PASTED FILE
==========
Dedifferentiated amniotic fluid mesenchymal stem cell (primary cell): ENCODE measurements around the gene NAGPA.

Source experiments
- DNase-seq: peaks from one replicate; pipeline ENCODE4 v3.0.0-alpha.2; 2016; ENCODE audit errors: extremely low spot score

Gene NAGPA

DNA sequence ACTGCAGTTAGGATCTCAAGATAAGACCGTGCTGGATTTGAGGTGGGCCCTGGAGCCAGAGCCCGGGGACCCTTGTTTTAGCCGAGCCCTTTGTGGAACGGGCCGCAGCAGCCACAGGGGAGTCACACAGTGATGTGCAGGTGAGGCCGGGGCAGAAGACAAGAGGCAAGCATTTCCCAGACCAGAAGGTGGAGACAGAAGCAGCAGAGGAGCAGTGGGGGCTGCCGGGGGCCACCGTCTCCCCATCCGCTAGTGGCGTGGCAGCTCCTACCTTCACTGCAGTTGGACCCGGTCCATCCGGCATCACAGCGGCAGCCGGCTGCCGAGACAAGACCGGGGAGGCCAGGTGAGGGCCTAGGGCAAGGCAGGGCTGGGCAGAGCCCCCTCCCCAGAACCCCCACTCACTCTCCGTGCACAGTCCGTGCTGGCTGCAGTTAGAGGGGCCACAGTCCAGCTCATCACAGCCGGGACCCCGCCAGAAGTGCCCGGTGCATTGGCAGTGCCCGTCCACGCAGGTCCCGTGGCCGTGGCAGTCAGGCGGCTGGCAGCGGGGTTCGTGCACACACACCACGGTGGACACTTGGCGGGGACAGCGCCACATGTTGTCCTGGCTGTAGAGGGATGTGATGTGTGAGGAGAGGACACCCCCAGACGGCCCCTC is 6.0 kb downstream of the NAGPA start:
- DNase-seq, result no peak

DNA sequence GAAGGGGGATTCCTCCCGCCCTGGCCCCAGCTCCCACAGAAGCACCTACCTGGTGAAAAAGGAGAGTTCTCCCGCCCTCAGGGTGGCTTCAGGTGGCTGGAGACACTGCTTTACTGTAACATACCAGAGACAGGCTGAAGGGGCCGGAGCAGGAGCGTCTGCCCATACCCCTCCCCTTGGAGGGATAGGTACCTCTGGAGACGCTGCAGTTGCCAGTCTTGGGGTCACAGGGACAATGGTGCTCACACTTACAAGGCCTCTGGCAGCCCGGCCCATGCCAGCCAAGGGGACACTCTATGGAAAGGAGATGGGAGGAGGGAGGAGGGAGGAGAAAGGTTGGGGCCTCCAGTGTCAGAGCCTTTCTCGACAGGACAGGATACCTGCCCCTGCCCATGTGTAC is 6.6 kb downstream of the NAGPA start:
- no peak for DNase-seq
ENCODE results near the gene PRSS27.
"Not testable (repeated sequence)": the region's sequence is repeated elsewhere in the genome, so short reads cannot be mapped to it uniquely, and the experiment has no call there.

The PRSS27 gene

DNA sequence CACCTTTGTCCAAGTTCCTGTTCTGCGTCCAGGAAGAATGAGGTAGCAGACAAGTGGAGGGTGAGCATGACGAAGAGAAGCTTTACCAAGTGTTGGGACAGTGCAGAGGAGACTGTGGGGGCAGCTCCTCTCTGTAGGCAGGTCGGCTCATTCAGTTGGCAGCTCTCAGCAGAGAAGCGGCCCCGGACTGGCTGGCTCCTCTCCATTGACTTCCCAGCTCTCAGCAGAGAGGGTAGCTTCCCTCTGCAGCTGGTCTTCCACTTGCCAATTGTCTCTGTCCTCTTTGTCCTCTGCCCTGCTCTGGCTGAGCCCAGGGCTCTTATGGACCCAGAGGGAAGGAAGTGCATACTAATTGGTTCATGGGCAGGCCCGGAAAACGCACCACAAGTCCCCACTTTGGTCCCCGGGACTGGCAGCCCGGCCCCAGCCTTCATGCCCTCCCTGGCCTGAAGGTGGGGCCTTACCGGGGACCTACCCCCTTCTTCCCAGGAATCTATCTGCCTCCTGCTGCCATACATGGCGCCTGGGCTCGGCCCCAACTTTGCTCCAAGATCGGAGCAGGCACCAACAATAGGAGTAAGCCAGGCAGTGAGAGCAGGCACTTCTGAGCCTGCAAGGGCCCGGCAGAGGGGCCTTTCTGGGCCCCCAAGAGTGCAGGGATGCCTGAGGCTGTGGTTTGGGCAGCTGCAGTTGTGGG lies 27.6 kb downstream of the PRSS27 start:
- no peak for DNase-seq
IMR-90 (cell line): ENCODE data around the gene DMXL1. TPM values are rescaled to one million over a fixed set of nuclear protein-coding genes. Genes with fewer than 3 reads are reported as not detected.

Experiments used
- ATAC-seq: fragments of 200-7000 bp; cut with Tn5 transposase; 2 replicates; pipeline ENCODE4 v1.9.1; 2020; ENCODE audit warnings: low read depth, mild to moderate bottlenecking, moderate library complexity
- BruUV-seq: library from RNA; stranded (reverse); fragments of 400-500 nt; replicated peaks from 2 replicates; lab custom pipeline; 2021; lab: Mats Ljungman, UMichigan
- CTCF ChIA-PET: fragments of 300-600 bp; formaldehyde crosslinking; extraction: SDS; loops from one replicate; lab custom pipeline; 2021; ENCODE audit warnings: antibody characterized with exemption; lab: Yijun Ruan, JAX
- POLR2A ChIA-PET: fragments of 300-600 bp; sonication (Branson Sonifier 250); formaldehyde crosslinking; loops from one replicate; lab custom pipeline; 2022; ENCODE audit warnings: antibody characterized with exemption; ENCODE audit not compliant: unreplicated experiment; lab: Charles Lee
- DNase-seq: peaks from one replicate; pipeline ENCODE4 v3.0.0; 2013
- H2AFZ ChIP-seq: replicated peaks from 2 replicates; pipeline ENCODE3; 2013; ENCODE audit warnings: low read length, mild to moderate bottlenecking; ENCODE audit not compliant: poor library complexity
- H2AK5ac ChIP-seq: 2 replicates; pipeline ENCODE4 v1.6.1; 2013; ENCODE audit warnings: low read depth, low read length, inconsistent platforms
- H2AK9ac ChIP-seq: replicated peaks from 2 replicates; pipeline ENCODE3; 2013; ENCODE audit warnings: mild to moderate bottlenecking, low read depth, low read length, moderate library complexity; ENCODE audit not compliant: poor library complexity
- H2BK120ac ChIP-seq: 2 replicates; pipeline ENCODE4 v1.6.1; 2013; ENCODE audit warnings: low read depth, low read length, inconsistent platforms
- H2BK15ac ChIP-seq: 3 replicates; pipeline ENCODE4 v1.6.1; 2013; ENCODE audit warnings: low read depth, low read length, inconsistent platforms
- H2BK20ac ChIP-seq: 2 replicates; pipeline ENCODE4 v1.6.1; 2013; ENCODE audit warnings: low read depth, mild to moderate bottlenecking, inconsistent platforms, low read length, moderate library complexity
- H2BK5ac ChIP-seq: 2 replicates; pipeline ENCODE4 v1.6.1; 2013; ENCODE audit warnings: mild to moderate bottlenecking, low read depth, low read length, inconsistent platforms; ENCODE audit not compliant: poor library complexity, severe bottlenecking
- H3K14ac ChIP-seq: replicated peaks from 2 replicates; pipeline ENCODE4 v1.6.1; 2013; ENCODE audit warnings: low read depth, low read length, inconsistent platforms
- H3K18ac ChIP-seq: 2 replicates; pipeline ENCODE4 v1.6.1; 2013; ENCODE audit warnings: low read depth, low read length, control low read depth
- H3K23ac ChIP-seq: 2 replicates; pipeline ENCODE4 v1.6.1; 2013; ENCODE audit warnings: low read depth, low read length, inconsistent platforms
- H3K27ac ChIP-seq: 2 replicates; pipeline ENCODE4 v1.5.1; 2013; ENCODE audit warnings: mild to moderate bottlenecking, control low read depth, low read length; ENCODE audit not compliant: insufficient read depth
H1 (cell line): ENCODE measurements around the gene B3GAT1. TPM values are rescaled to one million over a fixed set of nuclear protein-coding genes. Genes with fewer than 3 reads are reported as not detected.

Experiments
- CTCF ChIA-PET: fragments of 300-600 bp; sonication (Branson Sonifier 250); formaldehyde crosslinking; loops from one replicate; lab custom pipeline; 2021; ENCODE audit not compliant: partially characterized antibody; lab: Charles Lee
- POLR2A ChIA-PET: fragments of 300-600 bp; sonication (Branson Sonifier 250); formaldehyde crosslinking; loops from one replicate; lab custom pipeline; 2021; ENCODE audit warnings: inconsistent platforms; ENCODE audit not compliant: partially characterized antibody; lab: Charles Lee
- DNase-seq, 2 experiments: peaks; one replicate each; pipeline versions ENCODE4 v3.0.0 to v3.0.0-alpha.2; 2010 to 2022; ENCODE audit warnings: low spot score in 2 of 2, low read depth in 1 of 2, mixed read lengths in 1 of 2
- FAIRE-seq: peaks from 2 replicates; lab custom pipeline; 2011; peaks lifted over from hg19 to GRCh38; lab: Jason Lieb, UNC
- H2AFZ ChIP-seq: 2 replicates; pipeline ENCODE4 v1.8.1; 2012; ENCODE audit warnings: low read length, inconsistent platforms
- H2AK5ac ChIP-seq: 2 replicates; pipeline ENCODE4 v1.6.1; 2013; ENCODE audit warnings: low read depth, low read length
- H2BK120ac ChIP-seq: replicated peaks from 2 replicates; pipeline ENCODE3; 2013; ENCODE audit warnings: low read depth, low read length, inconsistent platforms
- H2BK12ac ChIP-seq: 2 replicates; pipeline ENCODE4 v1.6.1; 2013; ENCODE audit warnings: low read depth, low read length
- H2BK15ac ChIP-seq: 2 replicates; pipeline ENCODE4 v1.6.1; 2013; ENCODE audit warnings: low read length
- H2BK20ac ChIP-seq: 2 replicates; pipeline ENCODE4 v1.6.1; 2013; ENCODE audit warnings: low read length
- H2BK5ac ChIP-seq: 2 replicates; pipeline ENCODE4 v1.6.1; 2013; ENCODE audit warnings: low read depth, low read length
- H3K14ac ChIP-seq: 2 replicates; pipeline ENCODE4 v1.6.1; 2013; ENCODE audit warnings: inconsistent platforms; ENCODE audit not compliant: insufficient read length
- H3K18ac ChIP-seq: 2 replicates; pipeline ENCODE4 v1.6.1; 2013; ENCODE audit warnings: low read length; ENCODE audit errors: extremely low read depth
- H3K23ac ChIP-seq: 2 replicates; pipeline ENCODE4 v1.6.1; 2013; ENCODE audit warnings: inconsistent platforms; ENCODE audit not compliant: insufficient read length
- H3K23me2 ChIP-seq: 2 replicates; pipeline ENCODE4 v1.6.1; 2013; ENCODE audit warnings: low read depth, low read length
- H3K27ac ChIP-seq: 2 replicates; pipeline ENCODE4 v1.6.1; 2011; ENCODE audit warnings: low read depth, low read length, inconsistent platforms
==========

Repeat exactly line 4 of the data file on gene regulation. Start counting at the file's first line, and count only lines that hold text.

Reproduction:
Gene NAGPA